• People who aren’t used to typing while listening may find it tricky.

Reading in IELTS on computer


  • You can see the text and the questions at the same time, as the screen is split into two parts. The text is on the left side and the questions are on the right. Each side can be scrolled independently, which lets you see any part of the passage and any group of questions, side by side. There is no need to flip pages back and forth, so that saves you time.


  • Reading on screen is harder compared to reading on paper, and it can lead to some problems. People tend to understand and remember the information better when they read on paper. Reading on screen is more suited for skimming and scanning, however, many IELTS question types require reading for detail, which is harder to do well on a screen.
  • Highlighting text and making notes is different on screen and on paper, it involves a few clicks and may feel not as instantaneous as highlighting / underlining and writing notes on paper.
  • Your notes are less visible – you need to click on the highlighted portion of text for your notes to show up on the screen. When you write something on your test paper, it’s right there, you can’t miss it.

Writing in IELTS on computer


  • Editing your writing task 1 or task 2 is easier on a computer because you can copy and paste content, rearrange sentences or paragraphs and delete without crossing off or rubbing out.
  • There is no need to count words in your writing task 1 or 2, they are shown on the screen and that saves you time.
  • Bad handwriting stops being a problem in the computer-delivered test.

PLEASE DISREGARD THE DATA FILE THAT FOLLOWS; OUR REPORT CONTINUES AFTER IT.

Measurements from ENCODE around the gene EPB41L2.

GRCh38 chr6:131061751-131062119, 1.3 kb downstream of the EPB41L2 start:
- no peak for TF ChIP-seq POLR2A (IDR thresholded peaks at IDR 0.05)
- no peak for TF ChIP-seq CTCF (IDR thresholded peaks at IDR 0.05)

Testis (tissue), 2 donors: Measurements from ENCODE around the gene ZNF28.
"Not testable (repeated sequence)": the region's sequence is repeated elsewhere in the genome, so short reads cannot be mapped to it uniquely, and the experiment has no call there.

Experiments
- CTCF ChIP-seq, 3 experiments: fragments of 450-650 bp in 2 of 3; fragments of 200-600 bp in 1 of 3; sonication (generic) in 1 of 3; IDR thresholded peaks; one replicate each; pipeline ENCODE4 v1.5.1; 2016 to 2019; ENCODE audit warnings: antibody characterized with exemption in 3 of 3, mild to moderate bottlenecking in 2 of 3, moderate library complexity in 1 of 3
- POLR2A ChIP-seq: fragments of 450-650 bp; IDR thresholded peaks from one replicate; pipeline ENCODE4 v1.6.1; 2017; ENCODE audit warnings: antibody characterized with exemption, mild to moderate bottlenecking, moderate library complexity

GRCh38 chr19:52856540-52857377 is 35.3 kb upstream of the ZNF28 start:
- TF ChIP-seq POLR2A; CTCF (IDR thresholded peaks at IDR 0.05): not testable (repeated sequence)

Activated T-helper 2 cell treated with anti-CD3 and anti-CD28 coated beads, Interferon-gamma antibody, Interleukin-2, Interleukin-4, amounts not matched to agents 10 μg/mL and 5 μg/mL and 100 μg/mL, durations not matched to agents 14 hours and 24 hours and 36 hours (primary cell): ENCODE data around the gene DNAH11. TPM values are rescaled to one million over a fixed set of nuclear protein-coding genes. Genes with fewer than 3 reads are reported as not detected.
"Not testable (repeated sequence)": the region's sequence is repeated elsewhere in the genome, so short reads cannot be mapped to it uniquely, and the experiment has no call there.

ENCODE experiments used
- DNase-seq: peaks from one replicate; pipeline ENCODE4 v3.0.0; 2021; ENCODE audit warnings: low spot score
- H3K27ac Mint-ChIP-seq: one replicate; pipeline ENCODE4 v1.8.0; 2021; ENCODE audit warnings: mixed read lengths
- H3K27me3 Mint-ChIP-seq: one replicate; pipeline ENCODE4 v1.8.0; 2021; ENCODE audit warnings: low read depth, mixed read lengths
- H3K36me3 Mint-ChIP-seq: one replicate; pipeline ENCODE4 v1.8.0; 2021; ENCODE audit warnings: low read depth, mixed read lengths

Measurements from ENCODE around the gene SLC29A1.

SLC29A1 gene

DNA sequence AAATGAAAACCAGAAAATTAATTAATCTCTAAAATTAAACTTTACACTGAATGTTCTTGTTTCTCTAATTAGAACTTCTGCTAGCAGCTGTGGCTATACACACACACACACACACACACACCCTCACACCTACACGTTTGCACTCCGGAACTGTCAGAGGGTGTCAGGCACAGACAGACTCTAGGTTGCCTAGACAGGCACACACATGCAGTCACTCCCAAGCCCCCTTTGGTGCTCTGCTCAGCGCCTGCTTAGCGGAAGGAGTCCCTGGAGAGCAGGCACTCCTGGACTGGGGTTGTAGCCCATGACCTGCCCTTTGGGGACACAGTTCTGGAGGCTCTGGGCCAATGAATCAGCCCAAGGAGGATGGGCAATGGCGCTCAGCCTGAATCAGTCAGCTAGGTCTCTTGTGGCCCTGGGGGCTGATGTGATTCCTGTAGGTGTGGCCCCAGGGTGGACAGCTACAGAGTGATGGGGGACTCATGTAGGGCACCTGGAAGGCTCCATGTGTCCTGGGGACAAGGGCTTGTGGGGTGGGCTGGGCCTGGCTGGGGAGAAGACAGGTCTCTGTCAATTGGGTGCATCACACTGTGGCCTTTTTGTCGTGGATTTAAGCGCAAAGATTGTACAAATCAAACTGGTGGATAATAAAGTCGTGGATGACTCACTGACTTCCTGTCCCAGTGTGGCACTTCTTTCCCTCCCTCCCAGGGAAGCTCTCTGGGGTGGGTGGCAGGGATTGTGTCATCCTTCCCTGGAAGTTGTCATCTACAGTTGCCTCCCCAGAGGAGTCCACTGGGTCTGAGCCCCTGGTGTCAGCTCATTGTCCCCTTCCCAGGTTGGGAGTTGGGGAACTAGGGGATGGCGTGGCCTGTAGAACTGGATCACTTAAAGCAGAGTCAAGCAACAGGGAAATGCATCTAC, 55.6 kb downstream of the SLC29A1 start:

• Some test takers find the noise from other people typing during the writing test very distracting. Headphones can help block out the noise to some extent.

Speaking is the same in both exam types, there is no difference – you either do it in person at the test centre or via a video call with the examiner.

Whether you choose IELTS on paper or IELTS on computer, make sure you prepare for the type that you have chosen. If paper-based IELTS is your choice, you need to practice on paper. That would involve downloading and printing the practice tests, answering your Listening and Reading questions on paper and writing your Writing Task 1 and 2 on the answer sheets. You can use the practice tests here to prepare for your exam.

If you have chosen to take IELTS on computer, our IELTS Online Prep Platform is perfect for your practice sessions. It’s a new part of, where you can take the practice tests online, with or without time limits, check your answers, analyse your mistakes and improve all of your IELTS skills. You will get to see all the possible question types before the test, and you’ll know how to answer them – plus there are explanations for the answers, telling you why the correct answers are correct.

It’s a true game-changer if you are taking IELTS on computer, because on our website the tests look and work JUST LIKE in the real computer-delivered IELTS. Why is that a good thing? If you are taking IELTS on computer, you will be so well-prepared, there won’t be any surprises for you in the real exam.

Sign up for the generous free trial and practice, practice, practice!